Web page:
the impact of repentance
"Though your sins be like scarlet, they may become white as snow; though they be crimson red, they may become white as wool." —Isaiah 1:18
No matter how scarlet our sins are, we can "reason together" with the Lord (Is 1:18, RSV-CE), "set things right" (Is 1:18), and wash ourselves clean by repenting of our sins (Is 1:16). We repent by:
- hearing "the word of the Lord" (Is 1:10),
- putting away misdeeds from before God's eyes (Is 1:16),
- ceasing to do evil (Is 1:16),
- learning to do good (Is 1:17),
- making justice our aim by redressing the wronged (Is 1:17),
- hearing the orphan's plea and defending the widow (Is 1:17).
In effect, we repent by obeying the Lord (Is 1:19). Obedience has to do with our ears and His eyes, with stopping evil and starting good, and especially with doing justice. Repentance is not just a decision. It is actually several decisions leading to a new lifestyle. Repentance so changes ourselves and our world that God's kingdom comes on earth as it is in heaven (see Mt 6:10).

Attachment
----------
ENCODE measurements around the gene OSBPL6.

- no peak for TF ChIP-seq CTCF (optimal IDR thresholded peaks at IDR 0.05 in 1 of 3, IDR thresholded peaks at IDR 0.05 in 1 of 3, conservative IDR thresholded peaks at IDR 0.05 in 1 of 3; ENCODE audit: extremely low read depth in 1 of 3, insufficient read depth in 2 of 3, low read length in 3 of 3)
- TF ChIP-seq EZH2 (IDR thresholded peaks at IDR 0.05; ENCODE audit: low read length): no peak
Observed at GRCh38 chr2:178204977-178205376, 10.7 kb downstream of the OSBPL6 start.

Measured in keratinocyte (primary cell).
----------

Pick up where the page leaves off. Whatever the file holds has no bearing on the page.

Therefore, the Sacrament of Reconciliation is reason to celebrate. We can understand why the angels and saints in heaven rejoice over one sinner who repents (Lk 15:7, 10). Through repentance, your Lent can change the world.
Prayer: Father, may my next Confession result in hundreds of people ceasing to do evil, learning to do good, and caring for the basic needs of thousands.
Promise: "Whoever exalts himself shall be humbled, but whoever humbles himself shall be exalted." —Mt 23:12
Praise: Marcia has the honor of seeing the joy and freedom on the faces of teenagers after receiving the Sacrament of Reconciliation while on retreat.
Rescript: †Reverend Joseph R. Binzer, Vicar General of the Archdiocese of Cincinnati, August 11, 2008
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